It started out like a typical conversation:
He: What do you say we go get some ice cream.
She: That sounds good, BUT I really don’t need it.
He: Yeah, and I don’t really want it.
An hour passes, and the conversation continues…
He: Weren’t we going to get some ice cream? Oh yeah, I remember, you don’t need it, and I didn’t really want it, but maybe I do.
She: Hey! How come you said, ‘I don’t NEED it?’ and, ‘you don’t WANT it?’
He: I was just repeating what you said earlier about you not needing it.
She: But when you say it, it makes me feels like you think I don’t need it.
He: No, that’s not what I was saying at all. I was simply repeating what you had said about yourself.
She: But that’s not what I heard. It would have been better for you to say, ‘and you said, you don’t need it.’
He: I don’t get it. Why is it any different for you to say something and for me to say it?
She: Because when you say it, it makes me feel like you think I’m overweight.
He: Not at all. That’s not what I was thinking.
She: But that’s what I heard.
He: Well, you would be wrong then.
Have you ever had this kind of miscommunication? We certainly have, in fact the one above happened this past weekend! Sadly, the tone usually escalates into a heated argument over something silly, like ice cream.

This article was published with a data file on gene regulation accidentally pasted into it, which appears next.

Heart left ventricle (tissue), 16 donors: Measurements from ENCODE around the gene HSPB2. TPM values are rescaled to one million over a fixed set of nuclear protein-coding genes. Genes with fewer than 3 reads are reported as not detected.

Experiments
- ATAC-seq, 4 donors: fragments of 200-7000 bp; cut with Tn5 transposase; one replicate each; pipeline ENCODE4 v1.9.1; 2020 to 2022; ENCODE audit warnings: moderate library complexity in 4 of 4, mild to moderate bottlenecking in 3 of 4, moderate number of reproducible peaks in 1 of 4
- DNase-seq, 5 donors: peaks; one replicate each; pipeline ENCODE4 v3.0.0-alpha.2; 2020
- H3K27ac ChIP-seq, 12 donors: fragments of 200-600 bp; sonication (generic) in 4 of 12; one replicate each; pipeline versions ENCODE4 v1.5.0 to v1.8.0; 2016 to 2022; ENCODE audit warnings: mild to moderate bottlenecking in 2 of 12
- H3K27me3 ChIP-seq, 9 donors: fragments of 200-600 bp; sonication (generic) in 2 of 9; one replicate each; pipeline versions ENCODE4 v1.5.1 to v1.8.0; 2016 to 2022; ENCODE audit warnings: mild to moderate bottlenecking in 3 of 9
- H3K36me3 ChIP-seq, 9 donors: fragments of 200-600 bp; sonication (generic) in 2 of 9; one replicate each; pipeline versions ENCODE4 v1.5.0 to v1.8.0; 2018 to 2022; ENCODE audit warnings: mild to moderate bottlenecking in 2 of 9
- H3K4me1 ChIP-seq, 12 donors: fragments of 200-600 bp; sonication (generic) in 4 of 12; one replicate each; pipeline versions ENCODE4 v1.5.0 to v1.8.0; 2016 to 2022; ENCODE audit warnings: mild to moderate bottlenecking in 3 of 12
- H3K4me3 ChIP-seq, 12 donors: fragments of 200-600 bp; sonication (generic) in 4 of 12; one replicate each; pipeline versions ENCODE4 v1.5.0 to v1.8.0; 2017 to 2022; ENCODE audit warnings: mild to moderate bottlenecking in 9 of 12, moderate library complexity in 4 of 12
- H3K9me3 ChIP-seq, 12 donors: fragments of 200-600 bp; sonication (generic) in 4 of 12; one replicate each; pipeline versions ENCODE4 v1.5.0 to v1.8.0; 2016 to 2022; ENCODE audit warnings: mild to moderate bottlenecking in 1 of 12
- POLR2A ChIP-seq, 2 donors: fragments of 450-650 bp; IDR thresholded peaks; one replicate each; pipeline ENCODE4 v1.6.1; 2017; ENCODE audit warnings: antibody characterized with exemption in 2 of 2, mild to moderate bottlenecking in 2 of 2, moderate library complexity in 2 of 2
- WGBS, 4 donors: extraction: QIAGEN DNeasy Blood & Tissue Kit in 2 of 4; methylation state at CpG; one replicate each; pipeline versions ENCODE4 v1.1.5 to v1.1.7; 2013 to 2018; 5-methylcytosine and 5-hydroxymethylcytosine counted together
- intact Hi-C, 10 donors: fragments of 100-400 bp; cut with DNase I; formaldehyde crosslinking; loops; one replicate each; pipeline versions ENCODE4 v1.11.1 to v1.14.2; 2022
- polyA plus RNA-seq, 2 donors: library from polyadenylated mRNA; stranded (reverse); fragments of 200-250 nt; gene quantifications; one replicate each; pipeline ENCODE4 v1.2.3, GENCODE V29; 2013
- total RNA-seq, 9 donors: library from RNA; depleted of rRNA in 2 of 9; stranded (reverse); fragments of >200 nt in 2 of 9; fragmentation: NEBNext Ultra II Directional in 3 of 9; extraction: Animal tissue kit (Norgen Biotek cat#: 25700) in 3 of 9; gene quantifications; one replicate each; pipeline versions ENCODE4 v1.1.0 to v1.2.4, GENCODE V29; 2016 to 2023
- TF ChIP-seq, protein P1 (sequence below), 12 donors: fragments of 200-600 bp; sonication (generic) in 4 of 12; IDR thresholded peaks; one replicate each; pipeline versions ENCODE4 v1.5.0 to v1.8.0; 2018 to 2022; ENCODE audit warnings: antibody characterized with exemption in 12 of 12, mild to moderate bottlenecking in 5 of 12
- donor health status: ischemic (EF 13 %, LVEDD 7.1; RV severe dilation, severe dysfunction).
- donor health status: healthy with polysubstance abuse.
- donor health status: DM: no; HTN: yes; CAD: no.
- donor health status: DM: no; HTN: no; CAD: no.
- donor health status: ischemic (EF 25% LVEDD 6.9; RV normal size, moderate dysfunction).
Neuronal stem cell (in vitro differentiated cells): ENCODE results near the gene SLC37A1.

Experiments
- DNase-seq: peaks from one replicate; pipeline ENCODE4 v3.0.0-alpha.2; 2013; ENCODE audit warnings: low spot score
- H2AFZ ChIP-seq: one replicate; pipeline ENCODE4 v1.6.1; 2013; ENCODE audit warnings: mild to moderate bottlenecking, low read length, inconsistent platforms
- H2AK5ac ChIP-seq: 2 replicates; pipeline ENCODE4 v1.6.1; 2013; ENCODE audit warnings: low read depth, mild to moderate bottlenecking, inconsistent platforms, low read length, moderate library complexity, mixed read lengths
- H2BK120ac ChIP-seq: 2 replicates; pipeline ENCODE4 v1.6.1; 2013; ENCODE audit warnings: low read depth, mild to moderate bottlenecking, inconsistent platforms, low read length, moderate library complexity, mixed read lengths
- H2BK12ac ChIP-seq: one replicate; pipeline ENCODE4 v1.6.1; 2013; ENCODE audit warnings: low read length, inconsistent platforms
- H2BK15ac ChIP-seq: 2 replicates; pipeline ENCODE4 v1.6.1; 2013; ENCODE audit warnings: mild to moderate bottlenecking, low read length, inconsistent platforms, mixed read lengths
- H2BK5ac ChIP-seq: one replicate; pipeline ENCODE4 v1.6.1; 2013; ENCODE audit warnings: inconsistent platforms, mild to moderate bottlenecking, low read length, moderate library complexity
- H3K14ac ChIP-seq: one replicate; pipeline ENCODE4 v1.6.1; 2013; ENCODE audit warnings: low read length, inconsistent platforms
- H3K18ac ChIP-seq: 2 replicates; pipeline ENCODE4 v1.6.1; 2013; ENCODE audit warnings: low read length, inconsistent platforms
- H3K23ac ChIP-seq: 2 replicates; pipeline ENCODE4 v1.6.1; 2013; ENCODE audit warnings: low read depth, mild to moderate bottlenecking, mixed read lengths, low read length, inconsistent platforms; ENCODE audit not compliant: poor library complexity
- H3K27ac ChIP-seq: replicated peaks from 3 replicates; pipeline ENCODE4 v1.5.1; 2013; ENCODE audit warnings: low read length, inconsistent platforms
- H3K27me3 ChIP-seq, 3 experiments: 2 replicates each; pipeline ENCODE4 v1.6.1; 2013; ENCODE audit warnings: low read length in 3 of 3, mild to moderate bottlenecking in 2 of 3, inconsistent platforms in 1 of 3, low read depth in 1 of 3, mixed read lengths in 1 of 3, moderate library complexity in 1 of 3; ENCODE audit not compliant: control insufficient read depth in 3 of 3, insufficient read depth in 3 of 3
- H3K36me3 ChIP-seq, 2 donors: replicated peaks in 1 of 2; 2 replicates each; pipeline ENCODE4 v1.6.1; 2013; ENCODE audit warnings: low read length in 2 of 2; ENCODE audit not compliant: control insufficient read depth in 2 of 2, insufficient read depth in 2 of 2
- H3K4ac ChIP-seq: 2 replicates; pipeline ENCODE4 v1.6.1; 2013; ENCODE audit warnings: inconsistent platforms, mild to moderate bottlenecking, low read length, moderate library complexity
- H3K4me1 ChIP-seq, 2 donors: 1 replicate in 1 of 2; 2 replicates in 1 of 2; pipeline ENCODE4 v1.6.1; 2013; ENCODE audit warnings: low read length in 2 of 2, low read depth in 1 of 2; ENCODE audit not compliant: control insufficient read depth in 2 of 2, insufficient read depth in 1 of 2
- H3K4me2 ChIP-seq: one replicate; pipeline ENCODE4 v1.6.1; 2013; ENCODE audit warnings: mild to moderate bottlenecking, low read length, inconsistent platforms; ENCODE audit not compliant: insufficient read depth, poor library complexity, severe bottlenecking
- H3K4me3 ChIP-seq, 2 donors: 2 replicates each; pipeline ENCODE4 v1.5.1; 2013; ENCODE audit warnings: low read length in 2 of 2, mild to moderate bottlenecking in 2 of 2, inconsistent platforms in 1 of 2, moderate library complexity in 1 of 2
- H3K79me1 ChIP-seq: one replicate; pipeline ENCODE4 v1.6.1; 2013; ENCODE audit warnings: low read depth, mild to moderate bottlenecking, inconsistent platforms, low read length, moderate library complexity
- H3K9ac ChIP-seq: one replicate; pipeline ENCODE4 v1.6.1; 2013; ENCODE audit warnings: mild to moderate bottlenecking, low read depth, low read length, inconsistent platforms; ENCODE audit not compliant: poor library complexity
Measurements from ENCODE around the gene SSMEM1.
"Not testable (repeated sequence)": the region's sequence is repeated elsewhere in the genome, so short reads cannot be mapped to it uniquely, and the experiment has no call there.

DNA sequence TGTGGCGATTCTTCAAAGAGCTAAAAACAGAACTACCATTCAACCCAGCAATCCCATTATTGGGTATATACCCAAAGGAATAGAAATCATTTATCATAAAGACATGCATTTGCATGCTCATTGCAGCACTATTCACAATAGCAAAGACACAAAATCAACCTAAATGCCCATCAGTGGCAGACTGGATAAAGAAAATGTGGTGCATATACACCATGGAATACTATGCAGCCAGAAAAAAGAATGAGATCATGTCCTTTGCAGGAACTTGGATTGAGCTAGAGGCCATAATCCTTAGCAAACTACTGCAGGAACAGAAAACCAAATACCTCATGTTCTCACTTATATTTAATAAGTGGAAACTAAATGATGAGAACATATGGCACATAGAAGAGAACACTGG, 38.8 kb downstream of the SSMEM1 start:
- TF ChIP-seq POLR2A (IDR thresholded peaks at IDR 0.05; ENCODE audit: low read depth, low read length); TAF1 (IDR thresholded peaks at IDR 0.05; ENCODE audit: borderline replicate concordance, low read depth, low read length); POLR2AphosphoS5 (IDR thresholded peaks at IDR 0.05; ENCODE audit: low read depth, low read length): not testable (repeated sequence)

We were talking about this with our good friend and pastor last night. His reply to Debi was, “Why didn’t you take the humble approach and say, ‘you’re right I don’t need it.’
It was a valid question.
Here are Debi’s thoughts on the matter:
Why didn’t I? I think it was because I wanted to be sure Tom understood me. I more than wanted him to understand me, I strongly desired his complete acceptance of me on all fronts. You could say I was craving something from him which was not healthy.
Anytime we are looking for our worth, value and acceptance from someone other than God there is most likely sin involved. We must be willing to watch our lives closely. When we react in this way, this is an indication of something wrong in our own hearts. Tom can’t make me sin. Sin dwells in my heart and only acknowledging it and repenting of it brings freedom. Not long, drawn out discussions of what “He said and She heard.”
So the next time you’re faced with this kind of disagreement, rather than rehash everything that he said and she said, look at your own heart and ask God, “Why am I reacting this way? What is this conversation revealing about my own heart?” This is how marriages grow in a healthy, God-glorifying way. And it happens one conversation at a time.
Have you ever had a “He said, she heard,” moment? Did you find resolve? Better yet, did you repent?